Written and directed by Nacho Vigalondo
Starring Karra Elejalde (Héctor), Candela Fernández (Clara), Bárbara Goenaga (La Chica en el Bosque) and Nacho Vigalondo (El Joven)
Héctor returns home from a shopping trip, spilling items out across the driveway when the back of his car opens. His wife Clara is in the garden. He goes inside and tries to sleep, but is restless. When the telephone ring and he answers there is just silence. He dials call back and is put through to a restricted service, where he begins to leave a message but drops the receiver half way through. It spills under a piece of furniture. Sitting out in a deckchair in the garden, he uses a pair of binoculars to scan the countryside and forest beyond. He spots a young woman, whose face is shielded from him. She takes off her top and is naked underneath. Clara takes the car to drive into the local town to buy more supplies. Héctor can no longer see the woman and heads out on foot to investigate. He is about to enter into a terrifying chain of events, involving time travel and two other versions of himself.
‘Timecrimes’ (or ‘Los cronocrímenes’, to give the film its original Spanish title) was the third film in the 6-Shooter Film Series produced by Magnet Releasing, a division of Magnolia Pictures. Also included in the six films is the highly acclaimed multi-award winning Swedish vampire film ‘Let the Right One In’ (Låt den rätte komma in’). ‘Timecrimes’ was first screened in Spain at the Sitges Film Festival in October 2007 and was shown at many other film festivals in Europe, the USA and Mexico, before receiving a theatrical release in Britain in February 2009.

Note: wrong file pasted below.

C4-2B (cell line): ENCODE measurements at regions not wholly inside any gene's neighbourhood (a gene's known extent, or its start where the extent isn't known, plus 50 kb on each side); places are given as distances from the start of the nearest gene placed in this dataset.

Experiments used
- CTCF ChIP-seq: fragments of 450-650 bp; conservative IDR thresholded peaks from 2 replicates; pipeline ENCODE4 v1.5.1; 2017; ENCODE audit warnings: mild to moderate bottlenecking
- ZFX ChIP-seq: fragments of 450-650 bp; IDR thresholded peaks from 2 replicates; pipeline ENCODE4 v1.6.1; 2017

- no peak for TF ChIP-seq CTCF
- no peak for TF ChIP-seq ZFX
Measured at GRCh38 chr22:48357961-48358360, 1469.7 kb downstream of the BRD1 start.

The film might vaguely be compared to ‘Donnie Darko’, because like that film it deals with the paradox of time travel and creates an increasingly surreal scenario. As the film progresses we discover that Héctor is constantly influencing his own past actions and as he learns more about the consequences of those actions he attempts to change them, but in doing so the consequences become bigger and more profound. Ultimately, there is no beginning and no end, no linear movement of time from a start point to an end point, just a perpetual loop that goes round and round. The film is nicely constructed, so that the viewer becomes increasingly wrapped up in the conundrum, although the premise is somewhat illogical and it is best not to think too hard about it. Equally, it would probably justify repeat viewings by anyone particularly taken with the film and its premise, something that is likely to happen anyway. This is a film that has “cult favourite” written all over it – although the language barrier might put off some American viewers, where its most obvious audience would seem to reside.
There are just four characters featured in ‘Timecrimes’ and the actors include its writer and director Nacho Vigalondo. This was his first full length feature.
The film has an 87% fresh rating at Rotten Tomatoes from 61 reviews. There are apparently plans for an American remake.
Review posted 5 July 2009